Immense harm comes to women from being treated as sex objects. But what no one talks about, is that by seeing women as sisters and whole people, we get to see their inner beauty and strengths…. but as men, we also get to see their faults. I think that men can conquer lust. And by doing so it gives them the freedom to say “no” to women. Rather than having to say “yes”……because sex.

        Reply
        • Sheila Wray Gregoire

          This is so insightful, Chris! I completely agree. I think there is tremendous harm being done to men by the idea that “lusting is maleness”, which is what Every Man’s Battle talks about. We’ll be dealing with this a lot in The Great Sex Rescue, and in our upcoming book The Guy’s Guide to Great Sex!

          Reply
        • Wifeofasexaddict

          My husband was Guy 1. It is the exact reason he married me. Meanwhile, I believed the churchy lie that any 2 Christian people can have a good marriage. So I ignored the red flags, including the fact that we didn’t have anything in common except faith, and married him. Both of us could not have been more wrong.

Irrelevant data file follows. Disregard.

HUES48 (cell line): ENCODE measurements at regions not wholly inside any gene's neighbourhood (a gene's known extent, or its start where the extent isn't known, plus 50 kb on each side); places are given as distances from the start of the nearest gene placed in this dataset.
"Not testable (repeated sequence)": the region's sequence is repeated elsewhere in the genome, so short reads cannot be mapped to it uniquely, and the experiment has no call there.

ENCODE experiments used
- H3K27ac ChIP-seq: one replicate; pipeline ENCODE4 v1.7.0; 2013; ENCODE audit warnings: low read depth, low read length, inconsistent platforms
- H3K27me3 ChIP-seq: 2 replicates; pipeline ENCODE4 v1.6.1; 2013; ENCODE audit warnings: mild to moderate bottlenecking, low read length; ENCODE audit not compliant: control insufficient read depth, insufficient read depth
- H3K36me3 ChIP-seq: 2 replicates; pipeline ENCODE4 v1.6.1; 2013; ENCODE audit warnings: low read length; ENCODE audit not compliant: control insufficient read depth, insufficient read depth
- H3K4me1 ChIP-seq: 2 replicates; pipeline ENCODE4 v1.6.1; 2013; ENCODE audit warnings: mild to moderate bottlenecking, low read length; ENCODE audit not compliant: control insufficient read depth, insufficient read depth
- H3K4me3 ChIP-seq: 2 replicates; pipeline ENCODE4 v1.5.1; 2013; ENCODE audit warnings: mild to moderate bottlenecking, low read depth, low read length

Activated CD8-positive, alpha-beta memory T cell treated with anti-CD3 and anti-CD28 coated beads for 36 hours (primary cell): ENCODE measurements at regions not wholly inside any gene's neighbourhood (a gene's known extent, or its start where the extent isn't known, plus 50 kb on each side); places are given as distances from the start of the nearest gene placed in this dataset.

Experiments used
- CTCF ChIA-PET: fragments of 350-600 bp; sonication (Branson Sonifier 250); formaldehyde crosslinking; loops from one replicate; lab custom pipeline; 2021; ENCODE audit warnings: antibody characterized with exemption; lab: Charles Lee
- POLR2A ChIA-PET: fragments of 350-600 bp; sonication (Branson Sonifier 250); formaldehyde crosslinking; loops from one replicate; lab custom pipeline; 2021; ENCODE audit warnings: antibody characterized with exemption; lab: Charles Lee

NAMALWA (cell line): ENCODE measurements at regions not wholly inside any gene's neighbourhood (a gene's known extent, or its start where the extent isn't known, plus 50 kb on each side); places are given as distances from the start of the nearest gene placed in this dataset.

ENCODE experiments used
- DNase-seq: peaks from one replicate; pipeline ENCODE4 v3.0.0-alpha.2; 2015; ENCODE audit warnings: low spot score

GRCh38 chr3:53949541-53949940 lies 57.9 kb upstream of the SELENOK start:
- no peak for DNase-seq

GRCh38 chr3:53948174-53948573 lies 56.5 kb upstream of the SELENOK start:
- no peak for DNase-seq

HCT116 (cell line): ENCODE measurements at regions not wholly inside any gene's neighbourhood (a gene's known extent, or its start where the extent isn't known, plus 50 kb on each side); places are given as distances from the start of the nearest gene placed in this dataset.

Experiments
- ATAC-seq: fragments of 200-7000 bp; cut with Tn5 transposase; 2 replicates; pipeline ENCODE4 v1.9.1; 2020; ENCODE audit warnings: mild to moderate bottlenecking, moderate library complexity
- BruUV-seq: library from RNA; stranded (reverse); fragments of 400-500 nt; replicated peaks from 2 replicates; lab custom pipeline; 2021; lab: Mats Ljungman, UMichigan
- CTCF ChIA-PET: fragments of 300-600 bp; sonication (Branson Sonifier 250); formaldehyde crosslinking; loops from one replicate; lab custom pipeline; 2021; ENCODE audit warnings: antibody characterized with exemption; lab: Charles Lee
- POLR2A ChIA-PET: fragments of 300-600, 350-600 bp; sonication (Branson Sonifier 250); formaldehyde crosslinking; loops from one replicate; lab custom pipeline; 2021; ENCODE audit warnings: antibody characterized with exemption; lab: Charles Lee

It really gets me fired up.

          Reply
  16. Laura

    There was a third option you missed that I think you need to know about. A lot of conservative churches will subtly teach that all men either struggle with lust or if they don’t, they’re probably secretly gay, which in their eyes is so much worse. I hate to even say that this is taught, but it is culturally if not from the pulpit. This leaves young men with no choice- in order to not be seen as “gay” they have to struggle with lust. It perpetuates the problem and adds another layer of being mistrusting and hurtful to anyone who is actually gay. I can’t begin to emphasize how trapped men must feel if these are their only options. It’s all a part of toxic masculinity.

    Reply
    • Sheila Wray Gregoire

      This is really true. One young man I know heard it so much from his youth group that he was afraid he was gay because he wasn’t tempted by porn–so he started watching porn and got caught up in it for a time (he eventually quit on his own). But we do normalize lust far too much.

      Reply
  17. Jane Eyre